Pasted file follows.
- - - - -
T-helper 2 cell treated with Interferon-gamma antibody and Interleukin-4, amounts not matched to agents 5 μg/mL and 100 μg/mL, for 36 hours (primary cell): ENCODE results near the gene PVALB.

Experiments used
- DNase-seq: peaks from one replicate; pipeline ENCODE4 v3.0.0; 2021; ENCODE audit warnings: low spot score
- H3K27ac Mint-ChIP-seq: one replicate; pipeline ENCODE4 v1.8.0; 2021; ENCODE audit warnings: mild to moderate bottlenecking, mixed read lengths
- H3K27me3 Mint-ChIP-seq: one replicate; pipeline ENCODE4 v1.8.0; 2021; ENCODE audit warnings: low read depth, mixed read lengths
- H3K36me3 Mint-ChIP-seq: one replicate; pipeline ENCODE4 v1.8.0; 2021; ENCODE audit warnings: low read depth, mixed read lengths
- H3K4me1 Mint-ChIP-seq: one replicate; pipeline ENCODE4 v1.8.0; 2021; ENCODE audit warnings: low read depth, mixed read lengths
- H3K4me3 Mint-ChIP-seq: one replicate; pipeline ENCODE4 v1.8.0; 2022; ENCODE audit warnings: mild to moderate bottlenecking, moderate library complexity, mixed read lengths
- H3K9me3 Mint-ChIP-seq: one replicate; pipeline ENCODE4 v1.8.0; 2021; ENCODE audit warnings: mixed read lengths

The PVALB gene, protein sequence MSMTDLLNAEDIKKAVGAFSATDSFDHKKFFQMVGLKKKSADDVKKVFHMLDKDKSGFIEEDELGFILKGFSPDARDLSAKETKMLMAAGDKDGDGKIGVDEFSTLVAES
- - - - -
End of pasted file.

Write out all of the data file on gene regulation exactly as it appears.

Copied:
T-helper 2 cell treated with Interferon-gamma antibody and Interleukin-4, amounts not matched to agents 5 μg/mL and 100 μg/mL, for 36 hours (primary cell): ENCODE results near the gene PVALB.

Experiments used
- DNase-seq: peaks from one replicate; pipeline ENCODE4 v3.0.0; 2021; ENCODE audit warnings: low spot score
- H3K27ac Mint-ChIP-seq: one replicate; pipeline ENCODE4 v1.8.0; 2021; ENCODE audit warnings: mild to moderate bottlenecking, mixed read lengths
- H3K27me3 Mint-ChIP-seq: one replicate; pipeline ENCODE4 v1.8.0; 2021; ENCODE audit warnings: low read depth, mixed read lengths
- H3K36me3 Mint-ChIP-seq: one replicate; pipeline ENCODE4 v1.8.0; 2021; ENCODE audit warnings: low read depth, mixed read lengths
- H3K4me1 Mint-ChIP-seq: one replicate; pipeline ENCODE4 v1.8.0; 2021; ENCODE audit warnings: low read depth, mixed read lengths
- H3K4me3 Mint-ChIP-seq: one replicate; pipeline ENCODE4 v1.8.0; 2022; ENCODE audit warnings: mild to moderate bottlenecking, moderate library complexity, mixed read lengths
- H3K9me3 Mint-ChIP-seq: one replicate; pipeline ENCODE4 v1.8.0; 2021; ENCODE audit warnings: mixed read lengths

The PVALB gene, protein sequence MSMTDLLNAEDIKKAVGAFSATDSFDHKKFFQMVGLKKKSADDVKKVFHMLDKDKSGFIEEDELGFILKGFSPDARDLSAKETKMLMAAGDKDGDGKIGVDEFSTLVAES